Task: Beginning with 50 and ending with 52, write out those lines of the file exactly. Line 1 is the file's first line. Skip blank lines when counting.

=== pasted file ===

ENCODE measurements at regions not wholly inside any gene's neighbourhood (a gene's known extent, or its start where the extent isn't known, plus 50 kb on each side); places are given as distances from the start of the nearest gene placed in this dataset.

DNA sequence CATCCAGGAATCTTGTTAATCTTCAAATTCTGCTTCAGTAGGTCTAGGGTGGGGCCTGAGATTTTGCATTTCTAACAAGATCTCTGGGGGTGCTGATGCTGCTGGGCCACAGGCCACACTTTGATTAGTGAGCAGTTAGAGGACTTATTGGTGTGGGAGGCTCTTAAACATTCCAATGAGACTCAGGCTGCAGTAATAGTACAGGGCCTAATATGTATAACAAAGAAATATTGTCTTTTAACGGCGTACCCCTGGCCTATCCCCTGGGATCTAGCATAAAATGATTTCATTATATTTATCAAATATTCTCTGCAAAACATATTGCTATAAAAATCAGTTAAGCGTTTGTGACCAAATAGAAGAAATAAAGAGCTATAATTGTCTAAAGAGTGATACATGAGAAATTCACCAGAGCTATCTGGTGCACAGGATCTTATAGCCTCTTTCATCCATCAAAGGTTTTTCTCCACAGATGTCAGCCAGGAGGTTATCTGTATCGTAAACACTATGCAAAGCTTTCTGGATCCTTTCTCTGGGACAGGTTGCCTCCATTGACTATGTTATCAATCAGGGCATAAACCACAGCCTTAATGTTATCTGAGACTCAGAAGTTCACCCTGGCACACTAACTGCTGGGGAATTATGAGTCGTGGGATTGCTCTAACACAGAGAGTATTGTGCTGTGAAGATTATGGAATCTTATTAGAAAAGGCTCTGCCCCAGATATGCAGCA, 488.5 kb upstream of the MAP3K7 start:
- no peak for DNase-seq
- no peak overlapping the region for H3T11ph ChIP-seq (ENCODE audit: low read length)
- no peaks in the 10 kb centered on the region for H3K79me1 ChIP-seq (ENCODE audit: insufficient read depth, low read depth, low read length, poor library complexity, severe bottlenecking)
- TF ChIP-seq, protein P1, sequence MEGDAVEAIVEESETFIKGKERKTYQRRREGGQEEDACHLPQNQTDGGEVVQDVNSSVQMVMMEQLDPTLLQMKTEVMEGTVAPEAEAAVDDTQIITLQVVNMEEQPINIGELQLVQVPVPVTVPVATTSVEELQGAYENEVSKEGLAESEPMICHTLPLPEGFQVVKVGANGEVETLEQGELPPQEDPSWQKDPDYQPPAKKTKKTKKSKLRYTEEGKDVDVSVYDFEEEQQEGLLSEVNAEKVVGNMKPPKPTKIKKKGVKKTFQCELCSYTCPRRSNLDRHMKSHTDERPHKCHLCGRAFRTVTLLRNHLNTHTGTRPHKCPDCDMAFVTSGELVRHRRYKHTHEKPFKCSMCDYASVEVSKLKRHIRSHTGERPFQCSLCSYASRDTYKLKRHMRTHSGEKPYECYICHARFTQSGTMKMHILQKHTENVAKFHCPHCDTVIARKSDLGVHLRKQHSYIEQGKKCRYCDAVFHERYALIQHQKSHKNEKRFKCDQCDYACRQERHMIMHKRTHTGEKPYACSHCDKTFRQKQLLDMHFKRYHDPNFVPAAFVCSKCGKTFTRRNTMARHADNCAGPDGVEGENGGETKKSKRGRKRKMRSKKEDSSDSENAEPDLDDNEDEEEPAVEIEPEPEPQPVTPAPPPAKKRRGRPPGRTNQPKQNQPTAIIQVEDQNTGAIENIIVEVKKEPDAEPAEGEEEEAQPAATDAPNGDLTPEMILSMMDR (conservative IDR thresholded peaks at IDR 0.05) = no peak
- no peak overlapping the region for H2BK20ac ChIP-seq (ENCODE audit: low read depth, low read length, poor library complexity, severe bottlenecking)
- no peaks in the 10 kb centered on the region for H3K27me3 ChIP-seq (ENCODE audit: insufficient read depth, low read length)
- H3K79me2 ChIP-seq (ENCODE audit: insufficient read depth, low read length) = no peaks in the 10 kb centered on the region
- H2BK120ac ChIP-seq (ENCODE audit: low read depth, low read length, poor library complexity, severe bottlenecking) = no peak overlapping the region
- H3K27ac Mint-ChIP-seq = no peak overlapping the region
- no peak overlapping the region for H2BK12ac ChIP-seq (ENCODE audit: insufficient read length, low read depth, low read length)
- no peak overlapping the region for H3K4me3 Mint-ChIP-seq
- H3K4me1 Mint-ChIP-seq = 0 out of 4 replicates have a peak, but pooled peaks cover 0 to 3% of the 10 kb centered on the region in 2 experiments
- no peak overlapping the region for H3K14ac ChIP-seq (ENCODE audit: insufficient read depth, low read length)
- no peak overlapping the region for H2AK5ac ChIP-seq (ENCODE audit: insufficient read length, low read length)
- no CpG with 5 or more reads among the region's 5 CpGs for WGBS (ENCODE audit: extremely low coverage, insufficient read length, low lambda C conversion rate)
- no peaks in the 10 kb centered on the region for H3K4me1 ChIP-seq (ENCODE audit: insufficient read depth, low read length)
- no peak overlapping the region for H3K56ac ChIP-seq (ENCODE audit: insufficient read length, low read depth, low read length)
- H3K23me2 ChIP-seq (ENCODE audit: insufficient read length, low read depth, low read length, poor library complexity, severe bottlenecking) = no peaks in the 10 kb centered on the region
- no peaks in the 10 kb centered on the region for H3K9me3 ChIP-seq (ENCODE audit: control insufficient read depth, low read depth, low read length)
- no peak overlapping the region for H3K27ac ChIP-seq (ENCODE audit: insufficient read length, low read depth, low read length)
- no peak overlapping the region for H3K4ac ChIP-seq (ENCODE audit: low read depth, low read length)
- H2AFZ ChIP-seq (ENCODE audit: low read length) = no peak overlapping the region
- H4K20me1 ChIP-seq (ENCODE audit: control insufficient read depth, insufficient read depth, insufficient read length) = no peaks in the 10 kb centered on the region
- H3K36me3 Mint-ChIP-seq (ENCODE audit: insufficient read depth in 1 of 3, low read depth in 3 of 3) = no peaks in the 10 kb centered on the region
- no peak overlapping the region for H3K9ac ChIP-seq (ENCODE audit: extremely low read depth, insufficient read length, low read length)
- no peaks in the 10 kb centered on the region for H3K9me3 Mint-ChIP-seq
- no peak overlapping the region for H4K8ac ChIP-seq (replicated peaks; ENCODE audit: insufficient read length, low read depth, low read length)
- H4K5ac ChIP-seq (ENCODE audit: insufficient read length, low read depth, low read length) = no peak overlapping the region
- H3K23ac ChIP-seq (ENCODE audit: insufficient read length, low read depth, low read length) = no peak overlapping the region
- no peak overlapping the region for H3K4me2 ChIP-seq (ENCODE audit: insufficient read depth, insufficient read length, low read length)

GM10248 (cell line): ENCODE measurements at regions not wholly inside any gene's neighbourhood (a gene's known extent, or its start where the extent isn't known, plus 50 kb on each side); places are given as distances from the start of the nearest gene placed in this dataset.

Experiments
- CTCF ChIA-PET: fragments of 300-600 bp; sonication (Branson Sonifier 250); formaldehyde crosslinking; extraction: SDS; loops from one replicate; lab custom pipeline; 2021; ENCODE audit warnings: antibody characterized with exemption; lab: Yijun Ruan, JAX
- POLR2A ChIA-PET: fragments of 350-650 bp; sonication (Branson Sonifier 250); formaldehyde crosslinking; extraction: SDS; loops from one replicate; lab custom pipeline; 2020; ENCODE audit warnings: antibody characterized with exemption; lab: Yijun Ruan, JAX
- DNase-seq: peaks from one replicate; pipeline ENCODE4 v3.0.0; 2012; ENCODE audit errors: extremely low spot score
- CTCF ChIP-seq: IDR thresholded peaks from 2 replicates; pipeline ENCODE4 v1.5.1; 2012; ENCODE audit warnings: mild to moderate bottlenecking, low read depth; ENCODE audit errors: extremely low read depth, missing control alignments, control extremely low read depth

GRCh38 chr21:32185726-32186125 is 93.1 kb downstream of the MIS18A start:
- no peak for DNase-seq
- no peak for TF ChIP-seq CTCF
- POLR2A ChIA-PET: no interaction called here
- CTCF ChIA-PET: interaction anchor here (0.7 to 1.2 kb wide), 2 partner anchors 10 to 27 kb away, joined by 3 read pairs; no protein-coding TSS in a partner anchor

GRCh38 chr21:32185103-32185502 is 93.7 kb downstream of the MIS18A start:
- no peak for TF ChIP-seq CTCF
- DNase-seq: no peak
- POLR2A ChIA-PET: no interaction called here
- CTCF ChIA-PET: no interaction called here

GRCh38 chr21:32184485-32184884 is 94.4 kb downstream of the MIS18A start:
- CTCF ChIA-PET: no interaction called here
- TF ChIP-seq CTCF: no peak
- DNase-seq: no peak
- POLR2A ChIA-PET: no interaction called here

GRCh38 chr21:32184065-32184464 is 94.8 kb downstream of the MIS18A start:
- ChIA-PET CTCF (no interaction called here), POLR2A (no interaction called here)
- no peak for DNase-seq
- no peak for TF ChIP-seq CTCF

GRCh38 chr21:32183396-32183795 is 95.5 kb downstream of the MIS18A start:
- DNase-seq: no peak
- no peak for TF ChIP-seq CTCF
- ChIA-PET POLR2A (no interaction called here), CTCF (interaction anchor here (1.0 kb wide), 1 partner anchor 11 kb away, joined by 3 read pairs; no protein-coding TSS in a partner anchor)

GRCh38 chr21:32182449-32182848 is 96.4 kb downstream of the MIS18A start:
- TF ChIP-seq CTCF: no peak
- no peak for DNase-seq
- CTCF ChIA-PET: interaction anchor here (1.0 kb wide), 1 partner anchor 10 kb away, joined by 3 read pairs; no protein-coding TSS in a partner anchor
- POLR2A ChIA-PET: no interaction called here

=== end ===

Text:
- CTCF ChIA-PET: no interaction called here
- TF ChIP-seq CTCF: no peak
- DNase-seq: no peak